Roy R. Fisher just happens to currently be looking for someone to come on board as an apprentice. From a skillset point of view, commercial appraisers need to be able to communicate clearly. I really want to find somebody who can write. The ability to communicate is even more important to the job than having an expertise in finance or accounting. Finance and analysis can be learned on the job. That’s not to say the math doesn’t matter, there is a lot of math, yet most of it is done in spreadsheets that calculate the math automatically.

The new employee will be mentored in research, inspection, analysis and the reporting required to develop commercial appraisals. With proficiency in Word and Excel, and good communication skills, a career as an appraiser is an excellent opportunity.

We have a shortage of appraisers. The average age of commercial appraisers in our region has increased, with several recent retirements.  According to Zippia, the average age of appraisers is 49 years old.  That means there’s a lot of opportunity for younger professionals to enter this field. It’s a good time to get into the business.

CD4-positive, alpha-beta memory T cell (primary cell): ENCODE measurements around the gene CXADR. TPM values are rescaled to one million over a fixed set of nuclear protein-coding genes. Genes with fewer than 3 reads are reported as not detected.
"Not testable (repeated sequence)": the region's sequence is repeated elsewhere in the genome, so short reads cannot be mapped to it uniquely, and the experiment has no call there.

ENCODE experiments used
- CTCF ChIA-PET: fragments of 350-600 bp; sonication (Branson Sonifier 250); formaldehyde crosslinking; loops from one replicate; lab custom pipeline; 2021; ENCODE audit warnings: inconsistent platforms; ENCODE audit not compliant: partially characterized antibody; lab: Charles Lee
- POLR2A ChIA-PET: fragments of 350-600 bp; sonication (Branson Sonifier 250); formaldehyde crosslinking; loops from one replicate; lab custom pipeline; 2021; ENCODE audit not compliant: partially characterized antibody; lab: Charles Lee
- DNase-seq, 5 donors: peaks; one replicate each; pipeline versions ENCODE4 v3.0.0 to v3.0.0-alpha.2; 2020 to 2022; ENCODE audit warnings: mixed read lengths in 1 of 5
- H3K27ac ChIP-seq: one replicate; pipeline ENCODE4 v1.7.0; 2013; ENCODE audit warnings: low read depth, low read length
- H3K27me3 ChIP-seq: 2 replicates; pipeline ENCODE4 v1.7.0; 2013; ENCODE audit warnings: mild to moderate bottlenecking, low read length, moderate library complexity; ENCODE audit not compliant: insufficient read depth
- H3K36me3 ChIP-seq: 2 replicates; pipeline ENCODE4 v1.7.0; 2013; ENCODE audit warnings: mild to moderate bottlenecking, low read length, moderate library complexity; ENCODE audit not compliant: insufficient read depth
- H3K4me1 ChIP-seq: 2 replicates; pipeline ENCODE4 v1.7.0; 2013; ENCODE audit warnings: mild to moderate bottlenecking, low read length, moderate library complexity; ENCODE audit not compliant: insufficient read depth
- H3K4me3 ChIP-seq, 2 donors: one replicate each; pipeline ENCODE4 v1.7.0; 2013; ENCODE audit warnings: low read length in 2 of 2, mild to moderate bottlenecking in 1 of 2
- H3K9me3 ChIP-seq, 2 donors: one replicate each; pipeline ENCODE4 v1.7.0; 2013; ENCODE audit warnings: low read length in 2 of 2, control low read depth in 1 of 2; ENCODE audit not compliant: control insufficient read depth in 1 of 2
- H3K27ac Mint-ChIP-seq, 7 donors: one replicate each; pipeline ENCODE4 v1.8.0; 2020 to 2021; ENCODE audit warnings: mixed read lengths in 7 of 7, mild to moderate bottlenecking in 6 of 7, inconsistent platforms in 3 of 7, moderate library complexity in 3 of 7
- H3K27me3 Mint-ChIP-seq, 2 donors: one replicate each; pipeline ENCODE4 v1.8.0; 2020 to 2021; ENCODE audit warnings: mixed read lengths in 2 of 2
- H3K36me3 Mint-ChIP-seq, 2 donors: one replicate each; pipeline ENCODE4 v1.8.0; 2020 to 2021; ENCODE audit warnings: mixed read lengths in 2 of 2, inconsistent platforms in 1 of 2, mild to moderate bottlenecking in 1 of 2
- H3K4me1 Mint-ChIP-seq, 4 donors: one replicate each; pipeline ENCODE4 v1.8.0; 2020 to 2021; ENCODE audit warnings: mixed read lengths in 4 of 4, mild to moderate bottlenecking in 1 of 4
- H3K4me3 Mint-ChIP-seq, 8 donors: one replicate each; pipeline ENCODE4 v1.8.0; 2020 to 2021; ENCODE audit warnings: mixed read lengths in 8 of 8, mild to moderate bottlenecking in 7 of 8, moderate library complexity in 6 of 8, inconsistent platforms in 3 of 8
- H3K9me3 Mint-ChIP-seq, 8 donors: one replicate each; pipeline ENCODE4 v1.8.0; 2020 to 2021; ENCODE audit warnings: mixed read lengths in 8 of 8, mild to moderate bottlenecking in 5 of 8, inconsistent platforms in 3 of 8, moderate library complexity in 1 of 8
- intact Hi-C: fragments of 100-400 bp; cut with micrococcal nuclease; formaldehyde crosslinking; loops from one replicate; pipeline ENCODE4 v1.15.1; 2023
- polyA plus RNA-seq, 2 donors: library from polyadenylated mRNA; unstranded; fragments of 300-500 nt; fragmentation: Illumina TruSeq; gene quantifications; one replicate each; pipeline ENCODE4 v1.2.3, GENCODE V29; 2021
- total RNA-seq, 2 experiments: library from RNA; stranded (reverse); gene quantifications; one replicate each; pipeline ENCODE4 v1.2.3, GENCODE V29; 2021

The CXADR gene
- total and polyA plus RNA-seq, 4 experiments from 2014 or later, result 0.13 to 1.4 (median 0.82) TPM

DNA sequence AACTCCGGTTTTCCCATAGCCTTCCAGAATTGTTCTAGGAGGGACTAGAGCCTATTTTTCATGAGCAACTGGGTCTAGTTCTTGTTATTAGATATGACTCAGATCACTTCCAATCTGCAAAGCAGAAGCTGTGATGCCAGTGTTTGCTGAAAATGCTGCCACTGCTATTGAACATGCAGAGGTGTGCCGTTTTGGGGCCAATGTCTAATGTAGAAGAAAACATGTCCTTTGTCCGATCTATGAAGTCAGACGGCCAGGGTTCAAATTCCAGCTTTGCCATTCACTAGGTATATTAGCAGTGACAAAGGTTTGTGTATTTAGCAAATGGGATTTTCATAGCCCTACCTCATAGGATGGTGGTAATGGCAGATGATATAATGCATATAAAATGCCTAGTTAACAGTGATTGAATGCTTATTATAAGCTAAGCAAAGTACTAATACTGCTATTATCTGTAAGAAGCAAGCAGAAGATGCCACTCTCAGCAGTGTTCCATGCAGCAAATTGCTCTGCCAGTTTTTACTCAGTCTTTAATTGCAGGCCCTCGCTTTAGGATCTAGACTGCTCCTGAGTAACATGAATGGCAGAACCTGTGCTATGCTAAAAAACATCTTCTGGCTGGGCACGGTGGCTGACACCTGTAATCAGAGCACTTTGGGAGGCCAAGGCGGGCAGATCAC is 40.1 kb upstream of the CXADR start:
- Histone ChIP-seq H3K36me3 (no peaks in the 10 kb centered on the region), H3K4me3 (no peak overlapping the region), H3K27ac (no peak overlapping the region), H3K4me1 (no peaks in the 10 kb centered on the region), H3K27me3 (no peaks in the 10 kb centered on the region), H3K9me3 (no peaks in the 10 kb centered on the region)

The joy of the job for me is that I don’t punch a clock. Most appraisers work in small businesses. I answer to myself, and as long as my employees produce good work, they’re free to set their own schedule.

For more information about becoming an appraiser, see the Appraisal Foundation website. To apply to work as a trainee at Roy R. Fisher, contact Mark Nelson at marknelson@royrfisher.com or 563-355-6606.